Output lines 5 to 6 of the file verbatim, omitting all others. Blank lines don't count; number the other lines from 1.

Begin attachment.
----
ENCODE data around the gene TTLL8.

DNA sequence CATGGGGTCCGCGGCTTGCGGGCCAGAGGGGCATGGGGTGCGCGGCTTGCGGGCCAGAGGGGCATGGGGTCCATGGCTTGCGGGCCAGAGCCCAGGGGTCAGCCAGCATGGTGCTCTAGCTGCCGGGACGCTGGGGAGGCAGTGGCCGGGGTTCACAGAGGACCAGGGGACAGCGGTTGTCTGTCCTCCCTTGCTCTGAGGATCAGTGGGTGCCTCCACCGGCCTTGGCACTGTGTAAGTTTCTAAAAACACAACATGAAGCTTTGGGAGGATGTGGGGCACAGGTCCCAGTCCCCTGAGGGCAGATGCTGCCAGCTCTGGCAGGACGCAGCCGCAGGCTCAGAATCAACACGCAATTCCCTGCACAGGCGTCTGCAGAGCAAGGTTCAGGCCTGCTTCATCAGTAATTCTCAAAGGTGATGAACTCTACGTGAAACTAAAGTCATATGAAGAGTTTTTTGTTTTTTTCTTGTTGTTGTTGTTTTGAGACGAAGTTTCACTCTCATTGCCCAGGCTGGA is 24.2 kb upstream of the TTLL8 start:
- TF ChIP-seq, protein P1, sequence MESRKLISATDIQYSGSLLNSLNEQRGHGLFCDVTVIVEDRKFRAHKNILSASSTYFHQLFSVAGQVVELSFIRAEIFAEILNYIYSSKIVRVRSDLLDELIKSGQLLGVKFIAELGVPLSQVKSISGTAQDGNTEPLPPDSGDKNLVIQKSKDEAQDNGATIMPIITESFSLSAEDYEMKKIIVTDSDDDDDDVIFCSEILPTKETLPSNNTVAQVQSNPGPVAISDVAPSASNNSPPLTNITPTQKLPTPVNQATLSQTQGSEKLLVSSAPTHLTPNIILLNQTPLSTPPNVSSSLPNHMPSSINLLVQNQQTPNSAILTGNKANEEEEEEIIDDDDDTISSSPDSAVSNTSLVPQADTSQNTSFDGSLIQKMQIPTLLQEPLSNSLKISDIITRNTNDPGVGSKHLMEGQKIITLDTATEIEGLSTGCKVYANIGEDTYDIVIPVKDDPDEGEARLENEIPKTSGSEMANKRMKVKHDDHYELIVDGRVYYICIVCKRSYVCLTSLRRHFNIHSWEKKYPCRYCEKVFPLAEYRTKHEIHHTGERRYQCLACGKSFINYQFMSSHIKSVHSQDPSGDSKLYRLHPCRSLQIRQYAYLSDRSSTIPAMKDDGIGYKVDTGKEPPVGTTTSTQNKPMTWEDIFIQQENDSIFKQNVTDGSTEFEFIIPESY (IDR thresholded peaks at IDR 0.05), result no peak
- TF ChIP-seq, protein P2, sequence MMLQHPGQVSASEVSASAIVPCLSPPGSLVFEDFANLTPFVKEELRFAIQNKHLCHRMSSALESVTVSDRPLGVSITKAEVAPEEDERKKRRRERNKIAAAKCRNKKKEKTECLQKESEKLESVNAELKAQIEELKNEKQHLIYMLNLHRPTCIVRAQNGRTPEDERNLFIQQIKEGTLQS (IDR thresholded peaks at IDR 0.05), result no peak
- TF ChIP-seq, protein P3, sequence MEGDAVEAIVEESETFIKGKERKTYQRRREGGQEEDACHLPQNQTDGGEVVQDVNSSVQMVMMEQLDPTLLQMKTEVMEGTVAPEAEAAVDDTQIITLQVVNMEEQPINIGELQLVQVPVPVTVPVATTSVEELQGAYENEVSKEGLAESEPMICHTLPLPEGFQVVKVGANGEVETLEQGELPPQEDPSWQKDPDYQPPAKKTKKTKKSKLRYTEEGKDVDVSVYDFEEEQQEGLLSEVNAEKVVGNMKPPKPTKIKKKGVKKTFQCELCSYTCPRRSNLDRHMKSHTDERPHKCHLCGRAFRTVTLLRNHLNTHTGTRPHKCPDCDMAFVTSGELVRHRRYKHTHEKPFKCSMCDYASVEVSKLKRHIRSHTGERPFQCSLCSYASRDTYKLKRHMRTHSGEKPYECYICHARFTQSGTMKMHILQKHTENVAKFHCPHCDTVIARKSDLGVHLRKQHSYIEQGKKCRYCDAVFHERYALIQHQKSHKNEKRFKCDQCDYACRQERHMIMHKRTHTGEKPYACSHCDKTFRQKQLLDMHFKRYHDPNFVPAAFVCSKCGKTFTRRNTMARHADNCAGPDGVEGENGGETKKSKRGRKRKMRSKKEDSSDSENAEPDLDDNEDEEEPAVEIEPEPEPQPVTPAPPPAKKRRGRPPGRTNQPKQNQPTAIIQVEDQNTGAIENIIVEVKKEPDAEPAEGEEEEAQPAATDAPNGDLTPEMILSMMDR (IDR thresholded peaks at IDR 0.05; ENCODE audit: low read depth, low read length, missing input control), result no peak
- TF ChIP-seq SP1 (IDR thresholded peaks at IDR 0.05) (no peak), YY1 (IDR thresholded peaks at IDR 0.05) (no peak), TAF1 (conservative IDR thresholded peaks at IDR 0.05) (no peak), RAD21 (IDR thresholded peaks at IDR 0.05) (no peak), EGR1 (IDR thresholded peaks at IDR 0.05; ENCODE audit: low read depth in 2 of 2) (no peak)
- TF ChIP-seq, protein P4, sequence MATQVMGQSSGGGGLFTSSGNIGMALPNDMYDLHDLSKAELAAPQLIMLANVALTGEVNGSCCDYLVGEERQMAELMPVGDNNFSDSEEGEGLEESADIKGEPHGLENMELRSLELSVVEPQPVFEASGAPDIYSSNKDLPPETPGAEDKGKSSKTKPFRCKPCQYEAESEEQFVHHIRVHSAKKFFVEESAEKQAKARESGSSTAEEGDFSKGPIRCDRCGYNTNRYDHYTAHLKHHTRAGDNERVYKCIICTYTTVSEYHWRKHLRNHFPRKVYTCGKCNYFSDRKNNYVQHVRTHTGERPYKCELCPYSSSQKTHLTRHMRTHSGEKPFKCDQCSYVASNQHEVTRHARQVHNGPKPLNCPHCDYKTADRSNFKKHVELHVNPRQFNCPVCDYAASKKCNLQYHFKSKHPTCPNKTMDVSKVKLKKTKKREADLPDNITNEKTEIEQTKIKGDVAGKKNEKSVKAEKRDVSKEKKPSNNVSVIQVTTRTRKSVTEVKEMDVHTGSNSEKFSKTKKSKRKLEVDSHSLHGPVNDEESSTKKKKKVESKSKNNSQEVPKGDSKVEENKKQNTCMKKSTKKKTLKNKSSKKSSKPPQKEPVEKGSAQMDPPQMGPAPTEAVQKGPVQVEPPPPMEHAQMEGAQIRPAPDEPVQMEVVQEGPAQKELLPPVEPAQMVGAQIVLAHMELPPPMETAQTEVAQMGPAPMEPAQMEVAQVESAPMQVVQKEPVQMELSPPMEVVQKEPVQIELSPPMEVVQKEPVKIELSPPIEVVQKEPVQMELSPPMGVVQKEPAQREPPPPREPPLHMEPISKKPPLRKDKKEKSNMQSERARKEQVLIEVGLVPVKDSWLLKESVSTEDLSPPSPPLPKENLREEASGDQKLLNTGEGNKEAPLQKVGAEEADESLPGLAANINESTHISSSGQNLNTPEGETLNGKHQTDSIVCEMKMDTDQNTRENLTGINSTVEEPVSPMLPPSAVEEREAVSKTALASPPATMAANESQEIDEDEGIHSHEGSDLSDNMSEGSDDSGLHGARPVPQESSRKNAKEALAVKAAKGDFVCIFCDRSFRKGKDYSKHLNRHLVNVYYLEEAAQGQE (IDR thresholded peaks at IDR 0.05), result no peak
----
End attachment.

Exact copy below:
- TF ChIP-seq, protein P3, sequence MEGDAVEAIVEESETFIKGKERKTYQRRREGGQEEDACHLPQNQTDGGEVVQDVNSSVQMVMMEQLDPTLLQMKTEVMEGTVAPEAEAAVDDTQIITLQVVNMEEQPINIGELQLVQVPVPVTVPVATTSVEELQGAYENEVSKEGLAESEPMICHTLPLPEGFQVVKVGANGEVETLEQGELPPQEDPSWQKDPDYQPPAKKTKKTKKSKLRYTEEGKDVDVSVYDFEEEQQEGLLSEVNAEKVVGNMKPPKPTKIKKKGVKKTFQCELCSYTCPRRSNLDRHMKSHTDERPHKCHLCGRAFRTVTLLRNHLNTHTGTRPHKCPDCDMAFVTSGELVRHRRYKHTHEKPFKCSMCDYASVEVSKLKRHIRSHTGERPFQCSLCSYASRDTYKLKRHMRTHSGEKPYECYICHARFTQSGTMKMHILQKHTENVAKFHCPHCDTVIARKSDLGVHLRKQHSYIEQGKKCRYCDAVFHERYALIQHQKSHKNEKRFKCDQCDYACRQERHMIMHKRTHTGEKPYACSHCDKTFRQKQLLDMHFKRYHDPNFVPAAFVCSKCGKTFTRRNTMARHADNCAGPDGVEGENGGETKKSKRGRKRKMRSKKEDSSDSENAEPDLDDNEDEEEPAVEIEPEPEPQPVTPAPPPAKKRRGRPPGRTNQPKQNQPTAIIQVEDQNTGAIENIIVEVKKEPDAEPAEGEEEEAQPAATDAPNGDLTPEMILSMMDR (IDR thresholded peaks at IDR 0.05; ENCODE audit: low read depth, low read length, missing input control), result no peak
- TF ChIP-seq SP1 (IDR thresholded peaks at IDR 0.05) (no peak), YY1 (IDR thresholded peaks at IDR 0.05) (no peak), TAF1 (conservative IDR thresholded peaks at IDR 0.05) (no peak), RAD21 (IDR thresholded peaks at IDR 0.05) (no peak), EGR1 (IDR thresholded peaks at IDR 0.05; ENCODE audit: low read depth in 2 of 2) (no peak)